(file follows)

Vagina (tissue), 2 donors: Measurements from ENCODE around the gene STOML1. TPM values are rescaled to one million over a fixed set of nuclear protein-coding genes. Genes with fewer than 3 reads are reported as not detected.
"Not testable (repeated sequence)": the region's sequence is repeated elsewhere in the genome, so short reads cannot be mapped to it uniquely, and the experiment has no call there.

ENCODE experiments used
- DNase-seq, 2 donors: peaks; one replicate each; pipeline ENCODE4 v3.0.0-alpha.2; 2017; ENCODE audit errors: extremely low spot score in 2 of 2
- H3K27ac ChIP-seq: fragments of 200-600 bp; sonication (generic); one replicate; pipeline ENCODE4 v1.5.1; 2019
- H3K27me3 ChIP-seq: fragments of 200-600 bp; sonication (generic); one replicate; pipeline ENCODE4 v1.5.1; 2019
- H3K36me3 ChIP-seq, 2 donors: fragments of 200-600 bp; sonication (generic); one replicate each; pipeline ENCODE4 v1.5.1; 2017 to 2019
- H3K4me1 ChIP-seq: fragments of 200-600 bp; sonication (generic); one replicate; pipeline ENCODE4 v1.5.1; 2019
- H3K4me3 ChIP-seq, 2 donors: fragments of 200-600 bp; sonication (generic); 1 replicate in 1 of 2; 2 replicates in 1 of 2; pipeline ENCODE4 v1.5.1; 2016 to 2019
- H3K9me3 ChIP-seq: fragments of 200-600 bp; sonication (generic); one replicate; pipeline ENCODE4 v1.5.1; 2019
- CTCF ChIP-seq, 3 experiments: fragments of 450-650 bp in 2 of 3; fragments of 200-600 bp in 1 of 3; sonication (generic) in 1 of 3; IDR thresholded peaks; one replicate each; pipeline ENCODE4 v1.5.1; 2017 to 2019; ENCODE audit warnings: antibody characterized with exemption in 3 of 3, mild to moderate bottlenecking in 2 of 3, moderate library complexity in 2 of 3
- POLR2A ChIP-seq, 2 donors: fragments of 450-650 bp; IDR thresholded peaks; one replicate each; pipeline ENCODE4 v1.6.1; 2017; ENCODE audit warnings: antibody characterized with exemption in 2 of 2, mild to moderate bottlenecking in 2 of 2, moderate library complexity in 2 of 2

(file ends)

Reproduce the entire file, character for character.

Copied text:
Vagina (tissue), 2 donors: Measurements from ENCODE around the gene STOML1. TPM values are rescaled to one million over a fixed set of nuclear protein-coding genes. Genes with fewer than 3 reads are reported as not detected.
"Not testable (repeated sequence)": the region's sequence is repeated elsewhere in the genome, so short reads cannot be mapped to it uniquely, and the experiment has no call there.

ENCODE experiments used
- DNase-seq, 2 donors: peaks; one replicate each; pipeline ENCODE4 v3.0.0-alpha.2; 2017; ENCODE audit errors: extremely low spot score in 2 of 2
- H3K27ac ChIP-seq: fragments of 200-600 bp; sonication (generic); one replicate; pipeline ENCODE4 v1.5.1; 2019
- H3K27me3 ChIP-seq: fragments of 200-600 bp; sonication (generic); one replicate; pipeline ENCODE4 v1.5.1; 2019
- H3K36me3 ChIP-seq, 2 donors: fragments of 200-600 bp; sonication (generic); one replicate each; pipeline ENCODE4 v1.5.1; 2017 to 2019
- H3K4me1 ChIP-seq: fragments of 200-600 bp; sonication (generic); one replicate; pipeline ENCODE4 v1.5.1; 2019
- H3K4me3 ChIP-seq, 2 donors: fragments of 200-600 bp; sonication (generic); 1 replicate in 1 of 2; 2 replicates in 1 of 2; pipeline ENCODE4 v1.5.1; 2016 to 2019
- H3K9me3 ChIP-seq: fragments of 200-600 bp; sonication (generic); one replicate; pipeline ENCODE4 v1.5.1; 2019
- CTCF ChIP-seq, 3 experiments: fragments of 450-650 bp in 2 of 3; fragments of 200-600 bp in 1 of 3; sonication (generic) in 1 of 3; IDR thresholded peaks; one replicate each; pipeline ENCODE4 v1.5.1; 2017 to 2019; ENCODE audit warnings: antibody characterized with exemption in 3 of 3, mild to moderate bottlenecking in 2 of 3, moderate library complexity in 2 of 3
- POLR2A ChIP-seq, 2 donors: fragments of 450-650 bp; IDR thresholded peaks; one replicate each; pipeline ENCODE4 v1.6.1; 2017; ENCODE audit warnings: antibody characterized with exemption in 2 of 2, mild to moderate bottlenecking in 2 of 2, moderate library complexity in 2 of 2